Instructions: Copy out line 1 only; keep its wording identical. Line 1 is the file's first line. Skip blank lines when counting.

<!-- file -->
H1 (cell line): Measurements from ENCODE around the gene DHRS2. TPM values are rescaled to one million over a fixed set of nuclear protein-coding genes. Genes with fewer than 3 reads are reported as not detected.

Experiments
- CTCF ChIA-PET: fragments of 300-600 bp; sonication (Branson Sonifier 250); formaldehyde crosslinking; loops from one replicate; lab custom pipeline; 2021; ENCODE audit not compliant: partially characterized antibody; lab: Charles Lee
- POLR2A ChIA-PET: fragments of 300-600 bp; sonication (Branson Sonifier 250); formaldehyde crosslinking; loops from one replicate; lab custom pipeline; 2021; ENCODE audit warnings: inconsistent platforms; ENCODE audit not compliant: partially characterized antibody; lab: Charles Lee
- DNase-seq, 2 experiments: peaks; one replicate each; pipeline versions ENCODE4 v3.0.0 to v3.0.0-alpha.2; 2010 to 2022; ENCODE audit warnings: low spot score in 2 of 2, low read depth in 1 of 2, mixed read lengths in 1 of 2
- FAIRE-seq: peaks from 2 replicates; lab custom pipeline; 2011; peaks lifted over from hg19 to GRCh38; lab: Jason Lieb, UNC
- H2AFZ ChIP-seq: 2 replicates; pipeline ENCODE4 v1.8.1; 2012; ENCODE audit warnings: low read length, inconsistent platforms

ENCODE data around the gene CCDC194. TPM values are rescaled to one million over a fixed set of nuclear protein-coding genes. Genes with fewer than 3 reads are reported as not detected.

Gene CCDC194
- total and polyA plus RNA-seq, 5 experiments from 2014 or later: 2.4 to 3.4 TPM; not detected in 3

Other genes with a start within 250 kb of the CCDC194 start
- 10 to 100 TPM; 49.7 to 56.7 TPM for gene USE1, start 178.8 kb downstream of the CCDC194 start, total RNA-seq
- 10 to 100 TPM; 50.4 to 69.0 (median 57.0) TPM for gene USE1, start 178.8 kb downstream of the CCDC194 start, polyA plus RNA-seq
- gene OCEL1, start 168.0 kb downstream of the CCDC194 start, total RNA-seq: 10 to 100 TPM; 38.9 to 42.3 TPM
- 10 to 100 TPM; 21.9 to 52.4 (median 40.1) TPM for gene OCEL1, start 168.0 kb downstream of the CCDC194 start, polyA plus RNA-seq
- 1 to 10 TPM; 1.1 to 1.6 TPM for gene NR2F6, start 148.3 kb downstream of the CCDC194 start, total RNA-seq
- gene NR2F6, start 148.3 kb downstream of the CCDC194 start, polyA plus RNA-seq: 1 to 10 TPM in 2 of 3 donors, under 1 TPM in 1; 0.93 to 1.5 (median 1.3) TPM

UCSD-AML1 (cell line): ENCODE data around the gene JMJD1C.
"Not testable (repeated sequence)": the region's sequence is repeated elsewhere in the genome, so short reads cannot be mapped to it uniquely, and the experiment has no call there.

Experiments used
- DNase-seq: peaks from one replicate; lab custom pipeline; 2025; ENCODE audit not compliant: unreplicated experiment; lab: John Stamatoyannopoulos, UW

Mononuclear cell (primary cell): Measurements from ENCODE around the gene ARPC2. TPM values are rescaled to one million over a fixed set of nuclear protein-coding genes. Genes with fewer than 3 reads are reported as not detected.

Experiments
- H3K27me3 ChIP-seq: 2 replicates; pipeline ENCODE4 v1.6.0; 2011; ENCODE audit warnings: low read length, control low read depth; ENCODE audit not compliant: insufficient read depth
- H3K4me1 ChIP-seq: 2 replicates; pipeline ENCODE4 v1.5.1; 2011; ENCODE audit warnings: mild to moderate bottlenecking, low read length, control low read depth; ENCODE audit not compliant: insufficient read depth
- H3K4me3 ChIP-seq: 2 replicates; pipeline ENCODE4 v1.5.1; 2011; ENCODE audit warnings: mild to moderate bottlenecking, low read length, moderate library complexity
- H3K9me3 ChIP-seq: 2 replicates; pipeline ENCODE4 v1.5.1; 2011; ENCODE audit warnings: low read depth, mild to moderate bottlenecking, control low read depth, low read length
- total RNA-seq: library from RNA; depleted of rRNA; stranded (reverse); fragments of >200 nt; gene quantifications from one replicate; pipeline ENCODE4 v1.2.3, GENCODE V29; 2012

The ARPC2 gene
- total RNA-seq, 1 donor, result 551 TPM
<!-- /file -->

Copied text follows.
H1 (cell line): Measurements from ENCODE around the gene DHRS2. TPM values are rescaled to one million over a fixed set of nuclear protein-coding genes. Genes with fewer than 3 reads are reported as not detected.